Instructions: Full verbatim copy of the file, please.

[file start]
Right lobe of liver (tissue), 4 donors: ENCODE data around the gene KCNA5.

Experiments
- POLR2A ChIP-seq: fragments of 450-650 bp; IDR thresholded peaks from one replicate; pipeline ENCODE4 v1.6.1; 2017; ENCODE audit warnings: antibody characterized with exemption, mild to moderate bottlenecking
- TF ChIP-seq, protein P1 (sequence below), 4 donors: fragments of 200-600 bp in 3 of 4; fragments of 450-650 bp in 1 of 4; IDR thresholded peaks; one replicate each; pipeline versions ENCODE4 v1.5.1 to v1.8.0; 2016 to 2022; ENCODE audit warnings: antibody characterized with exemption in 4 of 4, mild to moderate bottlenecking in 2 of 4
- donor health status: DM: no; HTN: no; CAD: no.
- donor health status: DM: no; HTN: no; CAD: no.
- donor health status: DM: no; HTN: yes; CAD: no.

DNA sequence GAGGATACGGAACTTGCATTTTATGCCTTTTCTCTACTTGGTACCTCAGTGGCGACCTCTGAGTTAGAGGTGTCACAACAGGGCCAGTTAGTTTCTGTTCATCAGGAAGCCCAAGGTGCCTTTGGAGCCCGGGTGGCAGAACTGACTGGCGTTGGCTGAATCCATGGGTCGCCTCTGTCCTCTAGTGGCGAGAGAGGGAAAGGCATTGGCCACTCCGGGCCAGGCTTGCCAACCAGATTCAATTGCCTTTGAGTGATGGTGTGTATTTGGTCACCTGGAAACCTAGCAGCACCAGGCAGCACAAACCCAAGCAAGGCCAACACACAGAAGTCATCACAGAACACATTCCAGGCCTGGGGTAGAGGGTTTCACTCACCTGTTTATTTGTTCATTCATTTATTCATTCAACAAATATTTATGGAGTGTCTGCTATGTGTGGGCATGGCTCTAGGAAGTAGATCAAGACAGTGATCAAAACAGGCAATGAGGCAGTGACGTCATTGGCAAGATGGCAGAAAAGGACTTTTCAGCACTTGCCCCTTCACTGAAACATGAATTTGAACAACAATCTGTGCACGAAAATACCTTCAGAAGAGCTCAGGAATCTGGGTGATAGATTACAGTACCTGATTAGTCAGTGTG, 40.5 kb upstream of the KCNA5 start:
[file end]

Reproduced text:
Right lobe of liver (tissue), 4 donors: ENCODE data around the gene KCNA5.

Experiments
- POLR2A ChIP-seq: fragments of 450-650 bp; IDR thresholded peaks from one replicate; pipeline ENCODE4 v1.6.1; 2017; ENCODE audit warnings: antibody characterized with exemption, mild to moderate bottlenecking
- TF ChIP-seq, protein P1 (sequence below), 4 donors: fragments of 200-600 bp in 3 of 4; fragments of 450-650 bp in 1 of 4; IDR thresholded peaks; one replicate each; pipeline versions ENCODE4 v1.5.1 to v1.8.0; 2016 to 2022; ENCODE audit warnings: antibody characterized with exemption in 4 of 4, mild to moderate bottlenecking in 2 of 4
- donor health status: DM: no; HTN: no; CAD: no.
- donor health status: DM: no; HTN: no; CAD: no.
- donor health status: DM: no; HTN: yes; CAD: no.

DNA sequence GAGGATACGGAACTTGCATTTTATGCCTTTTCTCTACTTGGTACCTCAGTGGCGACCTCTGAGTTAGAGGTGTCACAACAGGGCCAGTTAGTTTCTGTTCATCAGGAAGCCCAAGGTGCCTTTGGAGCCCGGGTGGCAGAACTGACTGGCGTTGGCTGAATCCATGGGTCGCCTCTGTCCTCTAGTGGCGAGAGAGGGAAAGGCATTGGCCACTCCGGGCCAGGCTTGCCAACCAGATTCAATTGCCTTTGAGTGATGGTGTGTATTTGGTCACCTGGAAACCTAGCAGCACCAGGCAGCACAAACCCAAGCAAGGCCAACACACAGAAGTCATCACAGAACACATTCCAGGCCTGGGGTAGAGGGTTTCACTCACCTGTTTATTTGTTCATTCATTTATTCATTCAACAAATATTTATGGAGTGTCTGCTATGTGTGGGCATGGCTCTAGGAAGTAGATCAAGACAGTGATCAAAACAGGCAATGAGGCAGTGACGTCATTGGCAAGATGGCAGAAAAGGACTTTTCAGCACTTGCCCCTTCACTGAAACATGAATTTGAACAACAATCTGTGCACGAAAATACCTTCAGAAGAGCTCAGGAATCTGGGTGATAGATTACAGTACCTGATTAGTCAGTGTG, 40.5 kb upstream of the KCNA5 start: